by Allen Wyatt
(last updated June 29, 2019)
John wonders how he can get the date in Excel to default to the Australian format (dd/mm/yy) instead of the US format (mm/dd/yy). He finds it annoying and time-consuming to have to correct it each time.
There are a few things at play here when it comes to dates in Excel. The first thing (and, quite honestly, the most important thing) is how you have Windows configured to handle dates. How you can make this change is best left to our sister site at WindowsTips: Understanding Regional Settings. Changing the regional settings in Windows affects how dates appear in Excel, by default.
Notice I said, "by default." It is possible to format a worksheet so that just that worksheet uses a particular area's date format. If John gets a workbook from a friend overseas (say, from someone in the US or Canada), it may be possible that the formatting in that worksheet has been configured for that area, and what John has set in Windows will take a back seat to how the worksheet is configured. Here's how you can modify the date formats used; it could be that this was the way that the workbook John received from overseas (if, indeed, he did receive such a workbook) was formatted:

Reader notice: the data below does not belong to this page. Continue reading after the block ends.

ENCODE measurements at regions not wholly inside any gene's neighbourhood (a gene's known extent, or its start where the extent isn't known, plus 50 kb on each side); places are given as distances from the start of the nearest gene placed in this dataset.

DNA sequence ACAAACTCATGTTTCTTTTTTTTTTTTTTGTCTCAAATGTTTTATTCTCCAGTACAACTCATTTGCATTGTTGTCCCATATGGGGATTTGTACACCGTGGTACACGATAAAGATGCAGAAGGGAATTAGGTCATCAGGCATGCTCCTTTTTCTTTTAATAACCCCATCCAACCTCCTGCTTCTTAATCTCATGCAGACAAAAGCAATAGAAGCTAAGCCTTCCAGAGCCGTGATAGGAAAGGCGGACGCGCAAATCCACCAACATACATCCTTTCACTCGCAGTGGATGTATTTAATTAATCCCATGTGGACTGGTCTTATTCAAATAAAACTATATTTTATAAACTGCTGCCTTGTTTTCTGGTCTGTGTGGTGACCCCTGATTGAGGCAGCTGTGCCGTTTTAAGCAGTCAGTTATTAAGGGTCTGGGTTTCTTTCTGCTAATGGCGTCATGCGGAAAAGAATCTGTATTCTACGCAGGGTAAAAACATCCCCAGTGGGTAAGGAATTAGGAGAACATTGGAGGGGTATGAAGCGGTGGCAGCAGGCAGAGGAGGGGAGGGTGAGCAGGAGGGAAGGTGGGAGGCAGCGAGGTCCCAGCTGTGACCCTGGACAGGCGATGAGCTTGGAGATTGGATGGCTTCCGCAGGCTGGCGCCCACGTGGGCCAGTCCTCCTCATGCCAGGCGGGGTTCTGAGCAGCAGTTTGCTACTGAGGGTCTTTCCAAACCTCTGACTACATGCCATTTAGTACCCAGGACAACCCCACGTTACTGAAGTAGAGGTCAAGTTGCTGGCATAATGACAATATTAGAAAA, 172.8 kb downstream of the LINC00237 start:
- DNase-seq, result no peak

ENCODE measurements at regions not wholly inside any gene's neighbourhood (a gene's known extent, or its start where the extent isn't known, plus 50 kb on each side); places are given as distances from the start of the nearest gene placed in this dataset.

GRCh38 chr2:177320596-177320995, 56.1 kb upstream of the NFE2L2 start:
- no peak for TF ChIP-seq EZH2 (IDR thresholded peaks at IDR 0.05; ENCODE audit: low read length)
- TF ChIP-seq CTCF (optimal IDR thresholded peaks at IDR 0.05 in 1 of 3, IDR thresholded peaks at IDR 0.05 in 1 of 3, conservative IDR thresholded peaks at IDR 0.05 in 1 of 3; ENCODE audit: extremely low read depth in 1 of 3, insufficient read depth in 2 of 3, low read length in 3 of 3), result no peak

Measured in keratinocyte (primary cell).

Figure 1. Setting Australian date formats in Excel.
Note that if you select all the cells in a worksheet and use this approach, you can end up messing up all the other formatting in the worksheet. For instance, if some cells were formatted using a Number format, a Currency format, or an Accounting format, then changing the formatting for those cells will modify how the information in those cells is displayed. This is why it is best to apply the Date format to only those cells that need the format you want used.
Speaking of applying formats to cells, you could also create a custom date format any time you want. Just display the Format Cells dialog box, as done in the earlier steps, and click Custom at the left side of the dialog box. You could even, if desired, create a style that utilizes your custom date format.
Finally, you'll probably want to make a few changes in how Office interprets international information. Follow these steps:
Figure 2. Specifying a language for use in Office programs.
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